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Thanks for the comments guys!

 

The city visible from Keansburg is New York City. Keansburg is really the northernmost tip of the Jersey Shore (aside from North Beach and Sandy Hook). While it's over an hour drive since you have to drive all the way around the bay, lower Manhattan is only about 18 miles from Keansburg as the crow flies. I didn't realize it was that close and didn't expect that view but it's amazing. You get a great view of the Verrazano Bridge and World Trade Center.

 

My God, how did I just find this thread. Just finished all 36 pages of it and I'm laughing my a$$ off. You, my friend, have a gift of writing. Awesome reports, all of them!

 

Wow! Thanks so much! It takes a long time to write these things so it's always awesome to hear that people enjoy reading them so much. That's awesome that you read through 36 pages. Thanks!!!

 

Thanks for continuing this report Bill. Your trip reports are always so entertaining and fun!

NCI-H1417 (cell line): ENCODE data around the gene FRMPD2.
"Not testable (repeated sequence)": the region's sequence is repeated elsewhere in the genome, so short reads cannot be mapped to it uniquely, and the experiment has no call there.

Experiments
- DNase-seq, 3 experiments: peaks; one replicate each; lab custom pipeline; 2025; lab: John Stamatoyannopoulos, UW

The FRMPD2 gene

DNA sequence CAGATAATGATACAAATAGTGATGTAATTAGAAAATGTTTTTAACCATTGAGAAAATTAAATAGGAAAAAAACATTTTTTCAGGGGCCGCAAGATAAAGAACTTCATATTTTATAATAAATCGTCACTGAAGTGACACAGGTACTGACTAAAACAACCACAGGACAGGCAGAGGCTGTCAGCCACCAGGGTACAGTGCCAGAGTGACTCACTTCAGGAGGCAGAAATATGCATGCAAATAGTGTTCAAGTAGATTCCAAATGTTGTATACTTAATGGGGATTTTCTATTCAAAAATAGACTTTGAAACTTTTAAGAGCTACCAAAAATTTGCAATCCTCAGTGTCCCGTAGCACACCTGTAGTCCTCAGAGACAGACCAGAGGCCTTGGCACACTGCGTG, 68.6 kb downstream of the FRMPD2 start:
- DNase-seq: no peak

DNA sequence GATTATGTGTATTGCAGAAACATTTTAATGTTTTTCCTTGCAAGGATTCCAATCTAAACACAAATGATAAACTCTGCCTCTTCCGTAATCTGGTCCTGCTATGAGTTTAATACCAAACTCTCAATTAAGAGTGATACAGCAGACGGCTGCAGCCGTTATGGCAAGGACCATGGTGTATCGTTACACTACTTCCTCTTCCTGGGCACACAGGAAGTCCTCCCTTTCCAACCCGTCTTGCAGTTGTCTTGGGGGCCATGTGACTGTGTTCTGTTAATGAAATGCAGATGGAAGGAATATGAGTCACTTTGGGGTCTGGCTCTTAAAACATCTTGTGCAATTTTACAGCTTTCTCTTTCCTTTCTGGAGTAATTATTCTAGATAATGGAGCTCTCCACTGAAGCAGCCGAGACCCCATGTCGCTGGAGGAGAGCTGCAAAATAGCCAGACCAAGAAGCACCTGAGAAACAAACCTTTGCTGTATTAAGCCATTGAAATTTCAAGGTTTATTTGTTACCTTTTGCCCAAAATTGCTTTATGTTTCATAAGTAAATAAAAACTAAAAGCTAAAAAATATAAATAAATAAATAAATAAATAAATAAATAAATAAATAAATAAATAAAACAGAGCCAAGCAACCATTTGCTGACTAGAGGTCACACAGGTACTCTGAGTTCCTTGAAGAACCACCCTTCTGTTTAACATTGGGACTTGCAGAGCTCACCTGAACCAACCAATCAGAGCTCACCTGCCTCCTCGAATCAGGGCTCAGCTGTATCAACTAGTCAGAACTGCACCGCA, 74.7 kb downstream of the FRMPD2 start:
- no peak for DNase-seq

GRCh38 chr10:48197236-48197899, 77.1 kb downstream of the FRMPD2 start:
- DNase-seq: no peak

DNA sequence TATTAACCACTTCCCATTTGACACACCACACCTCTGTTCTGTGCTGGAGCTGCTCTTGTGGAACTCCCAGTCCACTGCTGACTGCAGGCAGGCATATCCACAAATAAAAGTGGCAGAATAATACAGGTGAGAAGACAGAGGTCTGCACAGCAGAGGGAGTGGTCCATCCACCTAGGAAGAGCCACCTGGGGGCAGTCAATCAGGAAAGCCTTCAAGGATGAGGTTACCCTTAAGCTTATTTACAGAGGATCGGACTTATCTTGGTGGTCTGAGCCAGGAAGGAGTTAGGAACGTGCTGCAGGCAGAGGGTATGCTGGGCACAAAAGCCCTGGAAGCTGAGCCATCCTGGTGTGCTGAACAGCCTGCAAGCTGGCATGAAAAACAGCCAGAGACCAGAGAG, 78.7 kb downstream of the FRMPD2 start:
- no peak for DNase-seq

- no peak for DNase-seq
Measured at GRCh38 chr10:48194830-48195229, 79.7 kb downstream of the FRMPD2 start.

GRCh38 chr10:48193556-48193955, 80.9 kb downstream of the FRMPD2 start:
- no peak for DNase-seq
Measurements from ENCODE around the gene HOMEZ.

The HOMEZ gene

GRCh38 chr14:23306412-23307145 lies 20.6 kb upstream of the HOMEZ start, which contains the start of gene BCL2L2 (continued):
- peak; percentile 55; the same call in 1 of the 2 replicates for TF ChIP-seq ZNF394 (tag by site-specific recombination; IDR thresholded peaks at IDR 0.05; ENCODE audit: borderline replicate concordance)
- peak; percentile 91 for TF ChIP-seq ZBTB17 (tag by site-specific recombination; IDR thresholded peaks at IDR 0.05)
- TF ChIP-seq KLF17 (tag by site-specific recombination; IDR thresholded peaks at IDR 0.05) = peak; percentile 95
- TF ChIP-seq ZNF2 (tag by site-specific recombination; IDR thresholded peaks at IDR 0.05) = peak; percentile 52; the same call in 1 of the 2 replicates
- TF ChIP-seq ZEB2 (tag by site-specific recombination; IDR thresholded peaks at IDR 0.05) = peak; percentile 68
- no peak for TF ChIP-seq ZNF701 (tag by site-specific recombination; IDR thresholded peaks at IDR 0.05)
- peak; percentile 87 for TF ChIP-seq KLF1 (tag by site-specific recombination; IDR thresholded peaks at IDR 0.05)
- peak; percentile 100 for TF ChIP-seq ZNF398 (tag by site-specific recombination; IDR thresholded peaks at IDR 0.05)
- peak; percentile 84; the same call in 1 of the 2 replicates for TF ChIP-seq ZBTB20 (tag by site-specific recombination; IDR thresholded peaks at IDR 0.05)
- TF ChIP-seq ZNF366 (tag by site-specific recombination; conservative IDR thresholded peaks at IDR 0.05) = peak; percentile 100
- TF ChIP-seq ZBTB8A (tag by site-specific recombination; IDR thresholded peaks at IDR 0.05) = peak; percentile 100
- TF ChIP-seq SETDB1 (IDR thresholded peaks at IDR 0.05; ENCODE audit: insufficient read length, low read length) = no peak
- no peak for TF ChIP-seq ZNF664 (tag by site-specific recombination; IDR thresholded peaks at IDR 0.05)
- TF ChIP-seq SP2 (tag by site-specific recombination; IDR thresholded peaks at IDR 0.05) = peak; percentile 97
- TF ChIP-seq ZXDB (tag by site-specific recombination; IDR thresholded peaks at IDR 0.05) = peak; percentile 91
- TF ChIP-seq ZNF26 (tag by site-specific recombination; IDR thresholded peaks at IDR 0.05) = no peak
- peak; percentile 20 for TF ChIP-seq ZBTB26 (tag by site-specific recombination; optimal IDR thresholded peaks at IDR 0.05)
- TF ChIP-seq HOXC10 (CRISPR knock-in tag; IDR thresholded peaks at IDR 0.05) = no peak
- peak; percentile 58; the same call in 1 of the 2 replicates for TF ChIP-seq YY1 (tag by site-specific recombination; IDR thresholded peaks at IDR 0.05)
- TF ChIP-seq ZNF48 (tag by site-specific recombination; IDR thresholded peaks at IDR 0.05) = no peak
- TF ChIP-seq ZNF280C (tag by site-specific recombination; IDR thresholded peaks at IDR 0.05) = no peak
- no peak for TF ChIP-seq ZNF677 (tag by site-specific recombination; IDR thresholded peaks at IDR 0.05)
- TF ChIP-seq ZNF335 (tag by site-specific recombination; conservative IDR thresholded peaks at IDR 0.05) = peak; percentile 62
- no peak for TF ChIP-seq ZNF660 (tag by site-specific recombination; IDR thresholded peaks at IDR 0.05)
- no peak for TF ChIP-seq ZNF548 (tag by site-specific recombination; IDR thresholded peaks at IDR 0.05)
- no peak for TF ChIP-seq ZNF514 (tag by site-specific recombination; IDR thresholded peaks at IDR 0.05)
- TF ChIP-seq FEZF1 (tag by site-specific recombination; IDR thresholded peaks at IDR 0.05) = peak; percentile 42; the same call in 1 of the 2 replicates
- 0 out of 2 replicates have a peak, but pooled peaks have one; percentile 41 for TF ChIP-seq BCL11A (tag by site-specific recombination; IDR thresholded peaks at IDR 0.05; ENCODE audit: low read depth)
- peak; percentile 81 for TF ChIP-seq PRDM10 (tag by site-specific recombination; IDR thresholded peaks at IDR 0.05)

Thanks!

 

Drinking and the Jersey Shore just seem to go hand in hand, don't they?

 

I can't wait to get back there, but thanks for the memories and awesome report in the meantime, Bill!

 

Yes, and thanks! I really never appreciated the Jersey Shore until last year but it's growing on me a lot. I think Wildwood is probably the best of the huge, super built-up beach towns on the East Coast (Atlantic City, Ocean City, MD, Virginia Beach... places like that).

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This is going to be a quick report, but since this park gets no attention ever I figured I'd pop in real quick to post a Trip Report from Adventureland on National Roller Coaster Day!

 

 

... no, not that Adventureland

 

 

 

 

... think crappier

 

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There you go!

 

(My apologies for some of the lower quality images, we visited at night after work and my phone is definitely not the best at taking night shots).

We really didn't plan to do anything on National Roller Coaster Day but after having my Facebook feed flooded with updates from people riding coasters or news about awesome new rides being announced I got the itch to find a coaster to ride after work. Immediately we thought of going to Quassy to ride Wooden Warrior but I saw on Facebook that Adventureland Long Island was doing a promotion where coaster rides were free with the donation of school supplies to local kids in need with their Helping Hands foundation.